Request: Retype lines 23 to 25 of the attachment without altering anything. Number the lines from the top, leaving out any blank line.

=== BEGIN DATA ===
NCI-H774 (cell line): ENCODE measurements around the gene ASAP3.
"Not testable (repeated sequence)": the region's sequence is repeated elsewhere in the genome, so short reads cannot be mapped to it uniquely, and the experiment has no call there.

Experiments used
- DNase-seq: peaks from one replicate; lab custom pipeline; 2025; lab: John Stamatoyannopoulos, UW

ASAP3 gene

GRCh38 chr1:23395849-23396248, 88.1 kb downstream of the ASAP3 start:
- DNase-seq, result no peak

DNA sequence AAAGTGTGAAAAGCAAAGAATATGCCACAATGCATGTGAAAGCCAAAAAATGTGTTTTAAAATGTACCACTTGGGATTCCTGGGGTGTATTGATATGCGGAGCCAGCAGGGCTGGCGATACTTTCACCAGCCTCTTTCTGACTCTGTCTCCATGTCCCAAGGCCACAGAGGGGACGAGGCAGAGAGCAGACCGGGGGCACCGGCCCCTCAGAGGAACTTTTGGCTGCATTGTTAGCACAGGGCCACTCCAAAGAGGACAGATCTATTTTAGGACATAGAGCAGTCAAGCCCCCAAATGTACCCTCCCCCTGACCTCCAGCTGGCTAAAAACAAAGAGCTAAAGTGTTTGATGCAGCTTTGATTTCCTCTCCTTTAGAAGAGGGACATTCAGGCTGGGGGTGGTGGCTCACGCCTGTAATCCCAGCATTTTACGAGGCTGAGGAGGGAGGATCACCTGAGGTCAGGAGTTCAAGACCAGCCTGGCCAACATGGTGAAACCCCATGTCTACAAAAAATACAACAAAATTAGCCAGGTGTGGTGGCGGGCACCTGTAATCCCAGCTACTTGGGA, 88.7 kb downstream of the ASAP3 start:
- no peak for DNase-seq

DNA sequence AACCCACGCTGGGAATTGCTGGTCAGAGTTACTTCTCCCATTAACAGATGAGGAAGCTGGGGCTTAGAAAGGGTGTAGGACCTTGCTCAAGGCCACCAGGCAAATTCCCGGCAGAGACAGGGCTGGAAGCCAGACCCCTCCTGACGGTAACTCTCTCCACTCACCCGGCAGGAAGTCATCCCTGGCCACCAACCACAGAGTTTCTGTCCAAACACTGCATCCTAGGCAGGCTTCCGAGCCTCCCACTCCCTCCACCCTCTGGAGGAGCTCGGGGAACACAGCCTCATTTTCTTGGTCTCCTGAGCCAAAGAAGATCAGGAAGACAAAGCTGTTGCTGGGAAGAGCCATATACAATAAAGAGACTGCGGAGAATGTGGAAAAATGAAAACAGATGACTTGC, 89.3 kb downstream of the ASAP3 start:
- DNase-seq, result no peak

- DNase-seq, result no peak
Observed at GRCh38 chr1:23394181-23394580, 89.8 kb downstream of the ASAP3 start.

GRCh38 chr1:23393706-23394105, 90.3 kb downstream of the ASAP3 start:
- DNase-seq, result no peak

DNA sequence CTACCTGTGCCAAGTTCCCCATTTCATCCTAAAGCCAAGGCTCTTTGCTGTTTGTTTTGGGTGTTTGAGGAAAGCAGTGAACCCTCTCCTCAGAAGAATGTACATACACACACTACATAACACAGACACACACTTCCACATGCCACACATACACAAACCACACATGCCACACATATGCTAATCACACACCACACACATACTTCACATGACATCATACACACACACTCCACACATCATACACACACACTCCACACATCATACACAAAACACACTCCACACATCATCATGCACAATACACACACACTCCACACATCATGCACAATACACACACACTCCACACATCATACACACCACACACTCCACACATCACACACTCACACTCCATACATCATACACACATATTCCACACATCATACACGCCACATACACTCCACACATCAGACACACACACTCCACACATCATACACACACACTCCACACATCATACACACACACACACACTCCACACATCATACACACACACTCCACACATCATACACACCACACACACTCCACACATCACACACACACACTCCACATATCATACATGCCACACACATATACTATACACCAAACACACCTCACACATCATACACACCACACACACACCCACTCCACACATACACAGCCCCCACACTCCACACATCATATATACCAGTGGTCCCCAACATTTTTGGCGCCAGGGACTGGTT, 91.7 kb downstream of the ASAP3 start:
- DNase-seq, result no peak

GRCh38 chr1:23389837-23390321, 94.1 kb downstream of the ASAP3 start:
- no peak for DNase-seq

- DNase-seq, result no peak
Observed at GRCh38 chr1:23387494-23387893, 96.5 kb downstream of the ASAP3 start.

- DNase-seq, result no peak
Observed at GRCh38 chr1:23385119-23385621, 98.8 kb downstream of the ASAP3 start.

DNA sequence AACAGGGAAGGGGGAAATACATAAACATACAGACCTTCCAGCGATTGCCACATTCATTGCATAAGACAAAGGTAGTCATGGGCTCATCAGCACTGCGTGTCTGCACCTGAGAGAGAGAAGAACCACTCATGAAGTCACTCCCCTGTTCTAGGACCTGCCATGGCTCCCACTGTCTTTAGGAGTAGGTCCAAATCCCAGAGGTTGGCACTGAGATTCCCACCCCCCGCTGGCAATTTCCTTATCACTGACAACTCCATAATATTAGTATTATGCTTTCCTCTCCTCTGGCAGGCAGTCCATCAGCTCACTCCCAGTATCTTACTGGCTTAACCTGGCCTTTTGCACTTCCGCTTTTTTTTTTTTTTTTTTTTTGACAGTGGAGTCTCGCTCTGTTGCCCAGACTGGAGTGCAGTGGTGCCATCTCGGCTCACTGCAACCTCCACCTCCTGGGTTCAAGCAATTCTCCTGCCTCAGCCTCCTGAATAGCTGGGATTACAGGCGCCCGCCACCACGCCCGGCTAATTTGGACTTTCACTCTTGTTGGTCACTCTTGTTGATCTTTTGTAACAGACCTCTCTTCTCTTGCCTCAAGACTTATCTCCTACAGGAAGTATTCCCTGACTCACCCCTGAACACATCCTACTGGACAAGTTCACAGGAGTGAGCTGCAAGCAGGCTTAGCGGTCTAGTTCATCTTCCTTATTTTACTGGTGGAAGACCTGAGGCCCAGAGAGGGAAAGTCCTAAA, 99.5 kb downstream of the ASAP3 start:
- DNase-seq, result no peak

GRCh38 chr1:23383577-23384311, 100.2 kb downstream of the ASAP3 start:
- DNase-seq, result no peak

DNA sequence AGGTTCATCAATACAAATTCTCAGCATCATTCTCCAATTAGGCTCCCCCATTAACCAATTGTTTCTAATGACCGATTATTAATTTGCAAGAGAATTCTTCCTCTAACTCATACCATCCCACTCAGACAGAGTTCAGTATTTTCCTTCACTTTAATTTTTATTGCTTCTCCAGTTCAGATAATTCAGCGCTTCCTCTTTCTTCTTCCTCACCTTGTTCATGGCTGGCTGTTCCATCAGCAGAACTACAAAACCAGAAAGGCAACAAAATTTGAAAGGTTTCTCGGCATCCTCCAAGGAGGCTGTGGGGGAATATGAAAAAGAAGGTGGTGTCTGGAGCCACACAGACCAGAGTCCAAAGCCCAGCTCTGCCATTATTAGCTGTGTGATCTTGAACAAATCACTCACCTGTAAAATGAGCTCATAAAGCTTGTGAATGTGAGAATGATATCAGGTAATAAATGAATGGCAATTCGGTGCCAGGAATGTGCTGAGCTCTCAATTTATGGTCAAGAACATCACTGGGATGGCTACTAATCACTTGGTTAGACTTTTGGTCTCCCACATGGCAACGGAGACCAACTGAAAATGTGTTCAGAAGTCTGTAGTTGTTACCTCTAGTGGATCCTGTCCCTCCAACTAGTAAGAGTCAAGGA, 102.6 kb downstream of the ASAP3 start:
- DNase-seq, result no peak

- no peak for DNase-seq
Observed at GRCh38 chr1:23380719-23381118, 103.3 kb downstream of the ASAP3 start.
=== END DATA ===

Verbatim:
Observed at GRCh38 chr1:23385119-23385621, 98.8 kb downstream of the ASAP3 start.

DNA sequence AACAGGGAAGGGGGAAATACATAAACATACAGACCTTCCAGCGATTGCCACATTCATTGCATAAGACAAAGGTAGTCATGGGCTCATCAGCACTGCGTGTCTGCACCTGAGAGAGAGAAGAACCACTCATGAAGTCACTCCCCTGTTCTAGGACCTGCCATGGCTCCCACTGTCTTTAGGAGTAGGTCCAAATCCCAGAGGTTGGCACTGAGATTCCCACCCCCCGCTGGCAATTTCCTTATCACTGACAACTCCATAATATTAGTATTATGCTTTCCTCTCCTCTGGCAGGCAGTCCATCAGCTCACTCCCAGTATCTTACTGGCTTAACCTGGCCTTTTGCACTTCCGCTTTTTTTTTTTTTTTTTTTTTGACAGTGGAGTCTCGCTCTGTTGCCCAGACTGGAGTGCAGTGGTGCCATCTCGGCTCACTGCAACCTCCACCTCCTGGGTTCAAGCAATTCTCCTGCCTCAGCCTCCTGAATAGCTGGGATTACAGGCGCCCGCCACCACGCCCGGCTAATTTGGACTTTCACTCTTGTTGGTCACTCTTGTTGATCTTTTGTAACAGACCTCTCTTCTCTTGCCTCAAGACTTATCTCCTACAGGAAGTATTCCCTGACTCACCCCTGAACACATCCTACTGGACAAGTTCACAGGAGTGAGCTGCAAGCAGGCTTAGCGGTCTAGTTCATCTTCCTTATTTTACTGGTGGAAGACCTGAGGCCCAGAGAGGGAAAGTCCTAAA, 99.5 kb downstream of the ASAP3 start:
- DNase-seq, result no peak